Many comment that Gran Canaria is a miniature continent, with a varying landscape resembling Tibetan mountains in the north to a Sharan-like south. Every ecosystem is present in Gran Canaria and, beyond the resorts and beaches, it is an incredible location for hiking, cycling and water sports. Whether you crave activities or culture, Gran Canaria caters to more than just your average holiday makers. Don’t get us wrong, we like to laze by to pool too!

The capital of Gran Canaria, Las Palmas, is very cosmopolitan and many culture vultures would not make a beeline there instinctively. However, mostly due to its history, Las Palmas is slowly becoming one of the must-see Spanish cities.

You can stroll the city and take in the sites on foot and we begin our journey at Columbus House. Formerly the governor’s residence, it is named after Christopher Columbus who stopped in Las Palmas in 1942 when he voyaged to the Caribbean. The quaint courtyards and gardens are a great place to explore and the free museum even houses Columbus’s hand-drawn 15th century maps and written letters.

Just a short stroll from magnificent Columbus House is the equally as enchanting Santa Ana Cathedral. The religious structure was started in 1500 AD and became the blueprint for cathedrals and surrounding town squares throughout Latin America. Visitors can take a lift up to the bell tower, but scaling the 216 steps for views across the harbour is much for fulfilling.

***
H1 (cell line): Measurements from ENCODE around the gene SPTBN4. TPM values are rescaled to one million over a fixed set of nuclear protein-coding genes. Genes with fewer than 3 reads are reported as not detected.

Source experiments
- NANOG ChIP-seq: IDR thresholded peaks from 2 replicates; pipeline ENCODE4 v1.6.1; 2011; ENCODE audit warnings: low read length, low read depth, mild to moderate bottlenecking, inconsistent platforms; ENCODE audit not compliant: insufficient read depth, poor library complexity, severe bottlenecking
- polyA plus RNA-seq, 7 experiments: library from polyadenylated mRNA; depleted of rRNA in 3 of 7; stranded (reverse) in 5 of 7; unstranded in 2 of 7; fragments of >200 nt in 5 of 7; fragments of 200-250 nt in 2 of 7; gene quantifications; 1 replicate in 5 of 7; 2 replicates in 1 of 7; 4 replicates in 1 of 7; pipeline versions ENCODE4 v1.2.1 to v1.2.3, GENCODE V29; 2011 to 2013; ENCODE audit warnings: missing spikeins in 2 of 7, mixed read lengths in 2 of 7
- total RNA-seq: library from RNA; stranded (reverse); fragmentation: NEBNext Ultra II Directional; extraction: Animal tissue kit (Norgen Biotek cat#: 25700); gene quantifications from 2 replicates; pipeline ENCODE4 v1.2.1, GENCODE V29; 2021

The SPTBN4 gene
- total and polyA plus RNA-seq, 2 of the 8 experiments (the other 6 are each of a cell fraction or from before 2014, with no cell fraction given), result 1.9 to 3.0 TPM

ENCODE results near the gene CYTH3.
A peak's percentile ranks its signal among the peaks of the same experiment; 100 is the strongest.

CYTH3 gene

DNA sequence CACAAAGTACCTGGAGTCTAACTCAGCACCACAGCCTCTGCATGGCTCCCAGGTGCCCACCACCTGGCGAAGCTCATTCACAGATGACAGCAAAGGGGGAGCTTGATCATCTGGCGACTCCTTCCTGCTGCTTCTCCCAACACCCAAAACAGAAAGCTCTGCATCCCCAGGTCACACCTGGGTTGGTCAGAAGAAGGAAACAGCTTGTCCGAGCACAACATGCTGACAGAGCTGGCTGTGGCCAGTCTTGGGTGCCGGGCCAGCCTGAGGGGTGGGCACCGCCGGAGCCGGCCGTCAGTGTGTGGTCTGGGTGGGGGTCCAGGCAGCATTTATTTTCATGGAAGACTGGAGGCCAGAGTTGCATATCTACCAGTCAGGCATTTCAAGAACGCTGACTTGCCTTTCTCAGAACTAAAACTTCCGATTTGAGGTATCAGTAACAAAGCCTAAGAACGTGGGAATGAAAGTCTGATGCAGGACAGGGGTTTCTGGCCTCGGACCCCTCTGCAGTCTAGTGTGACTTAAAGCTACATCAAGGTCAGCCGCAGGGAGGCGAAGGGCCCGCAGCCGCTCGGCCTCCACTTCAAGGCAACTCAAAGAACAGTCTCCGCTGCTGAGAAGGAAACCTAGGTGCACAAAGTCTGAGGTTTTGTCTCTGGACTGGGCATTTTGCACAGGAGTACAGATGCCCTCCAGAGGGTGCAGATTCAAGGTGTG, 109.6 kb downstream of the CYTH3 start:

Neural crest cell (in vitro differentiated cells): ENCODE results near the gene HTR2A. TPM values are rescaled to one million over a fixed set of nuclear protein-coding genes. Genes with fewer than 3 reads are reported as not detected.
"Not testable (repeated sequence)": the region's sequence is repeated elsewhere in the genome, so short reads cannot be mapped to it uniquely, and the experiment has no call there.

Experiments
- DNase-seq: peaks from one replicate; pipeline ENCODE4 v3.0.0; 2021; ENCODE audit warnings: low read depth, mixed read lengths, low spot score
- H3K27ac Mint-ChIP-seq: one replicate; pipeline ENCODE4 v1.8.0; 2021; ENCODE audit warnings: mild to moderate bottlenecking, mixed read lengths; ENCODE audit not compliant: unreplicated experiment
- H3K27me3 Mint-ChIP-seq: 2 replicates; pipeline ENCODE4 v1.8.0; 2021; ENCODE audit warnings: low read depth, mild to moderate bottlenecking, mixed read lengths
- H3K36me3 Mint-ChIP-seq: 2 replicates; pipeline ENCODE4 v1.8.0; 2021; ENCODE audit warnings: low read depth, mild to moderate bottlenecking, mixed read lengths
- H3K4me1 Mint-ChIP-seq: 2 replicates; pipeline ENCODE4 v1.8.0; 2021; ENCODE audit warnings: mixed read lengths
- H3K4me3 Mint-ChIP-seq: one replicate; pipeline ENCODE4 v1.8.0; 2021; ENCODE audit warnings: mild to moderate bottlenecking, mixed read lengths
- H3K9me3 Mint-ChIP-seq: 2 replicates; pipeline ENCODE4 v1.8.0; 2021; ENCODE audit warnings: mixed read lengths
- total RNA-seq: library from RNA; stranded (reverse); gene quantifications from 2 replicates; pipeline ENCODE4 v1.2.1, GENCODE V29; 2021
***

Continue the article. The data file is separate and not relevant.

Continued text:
Whilst all of the Canary Islands are stunning, it is Fuerteventura that is renowned for having the most pristine beaches. Just 50 miles from the west African coast, the entire island is a Biosphere Reserve which ensures the natural surroundings (including volcanoes, scared mountains and sand dunes) are looked after effectively.

Not only is Fuerteventura nature’s paradise, it is also rich with cultural attractions, historical monuments and religious architecture. One of these special locations is close to the Villaverde village. The Llano Caves are the largest volcanic caves on the island and one of the oldest sites. Over the years, the caves which were caused by volcanic eruptions, have filled with sediment, creating a maze of tunnels.

Caleta de Fuste, Costa de Antigua and Jandia Playa are all popular places to stay in Fuerteventura and each has their own charm. However, one of our favourites is Corralejo. Located on the northern tip of the island and with Isla de Lobos within easy reach, the fishing village (although somewhat popular with tourists during the peak season) is large enough that the charm of the narrow streets feels like you are in a forgotten location. In the evenings head to the shore and enjoy a meal at one of the seafood restaurants with tables strewn across the sand.

La Palma

Last on our list is a Canary Island you have likely never heard of. Compared to the four main contenders for potential holiday destinations La Palma is a little smaller and often overlooked. However, unlike the other islands, it is rich with verdant woodland and lush rainforests. Like Fuerteventura, the entire island is a UNESCO Biosphere Reserve due to its unspoilt nature.

The volcanic island boats the clearest night skies due to strict pollution rules and, therefore it is a particularly popular location for keen astrologers and those who study the night sky for work. Given its rugged terrain and plethora of outdoor opportunities, La Palma is definitely best suited to those who want an action-packed outdoor holiday escape.